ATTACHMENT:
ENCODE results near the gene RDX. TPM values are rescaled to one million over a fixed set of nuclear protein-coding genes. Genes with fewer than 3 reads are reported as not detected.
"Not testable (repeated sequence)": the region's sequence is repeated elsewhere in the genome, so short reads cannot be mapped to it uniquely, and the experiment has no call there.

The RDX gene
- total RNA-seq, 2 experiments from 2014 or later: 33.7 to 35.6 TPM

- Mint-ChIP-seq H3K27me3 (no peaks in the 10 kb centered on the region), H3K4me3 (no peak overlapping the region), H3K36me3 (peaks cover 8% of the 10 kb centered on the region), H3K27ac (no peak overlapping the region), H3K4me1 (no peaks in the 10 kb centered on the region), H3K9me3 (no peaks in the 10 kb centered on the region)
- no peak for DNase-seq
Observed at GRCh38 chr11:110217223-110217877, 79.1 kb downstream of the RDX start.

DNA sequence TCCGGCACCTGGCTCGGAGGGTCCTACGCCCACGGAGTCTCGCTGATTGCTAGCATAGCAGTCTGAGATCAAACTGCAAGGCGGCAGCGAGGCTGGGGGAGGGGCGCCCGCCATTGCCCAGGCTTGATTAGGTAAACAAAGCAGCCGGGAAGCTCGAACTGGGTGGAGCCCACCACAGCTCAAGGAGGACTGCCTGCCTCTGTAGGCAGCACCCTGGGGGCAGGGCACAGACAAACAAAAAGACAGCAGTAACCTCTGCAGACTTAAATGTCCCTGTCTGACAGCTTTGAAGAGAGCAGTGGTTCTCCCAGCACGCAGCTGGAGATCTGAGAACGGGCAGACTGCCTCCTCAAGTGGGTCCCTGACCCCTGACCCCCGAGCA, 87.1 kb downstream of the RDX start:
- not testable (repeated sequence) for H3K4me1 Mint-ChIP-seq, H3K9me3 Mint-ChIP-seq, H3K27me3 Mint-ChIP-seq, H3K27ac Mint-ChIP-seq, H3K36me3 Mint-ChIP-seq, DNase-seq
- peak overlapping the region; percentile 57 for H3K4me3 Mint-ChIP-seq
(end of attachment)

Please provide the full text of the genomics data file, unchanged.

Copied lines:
ENCODE results near the gene RDX. TPM values are rescaled to one million over a fixed set of nuclear protein-coding genes. Genes with fewer than 3 reads are reported as not detected.
"Not testable (repeated sequence)": the region's sequence is repeated elsewhere in the genome, so short reads cannot be mapped to it uniquely, and the experiment has no call there.

The RDX gene
- total RNA-seq, 2 experiments from 2014 or later: 33.7 to 35.6 TPM

- Mint-ChIP-seq H3K27me3 (no peaks in the 10 kb centered on the region), H3K4me3 (no peak overlapping the region), H3K36me3 (peaks cover 8% of the 10 kb centered on the region), H3K27ac (no peak overlapping the region), H3K4me1 (no peaks in the 10 kb centered on the region), H3K9me3 (no peaks in the 10 kb centered on the region)
- no peak for DNase-seq
Observed at GRCh38 chr11:110217223-110217877, 79.1 kb downstream of the RDX start.

DNA sequence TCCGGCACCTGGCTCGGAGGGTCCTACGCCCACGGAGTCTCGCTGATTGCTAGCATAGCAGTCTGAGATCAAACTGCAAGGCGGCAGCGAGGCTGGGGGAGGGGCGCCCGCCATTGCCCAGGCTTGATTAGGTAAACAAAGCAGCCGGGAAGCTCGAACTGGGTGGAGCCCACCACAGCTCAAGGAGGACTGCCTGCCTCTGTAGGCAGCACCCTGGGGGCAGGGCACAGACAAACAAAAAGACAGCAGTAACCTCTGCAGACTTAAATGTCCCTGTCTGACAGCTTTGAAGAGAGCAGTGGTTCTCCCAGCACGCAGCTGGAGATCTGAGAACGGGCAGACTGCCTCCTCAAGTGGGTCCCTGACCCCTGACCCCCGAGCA, 87.1 kb downstream of the RDX start:
- not testable (repeated sequence) for H3K4me1 Mint-ChIP-seq, H3K9me3 Mint-ChIP-seq, H3K27me3 Mint-ChIP-seq, H3K27ac Mint-ChIP-seq, H3K36me3 Mint-ChIP-seq, DNase-seq
- peak overlapping the region; percentile 57 for H3K4me3 Mint-ChIP-seq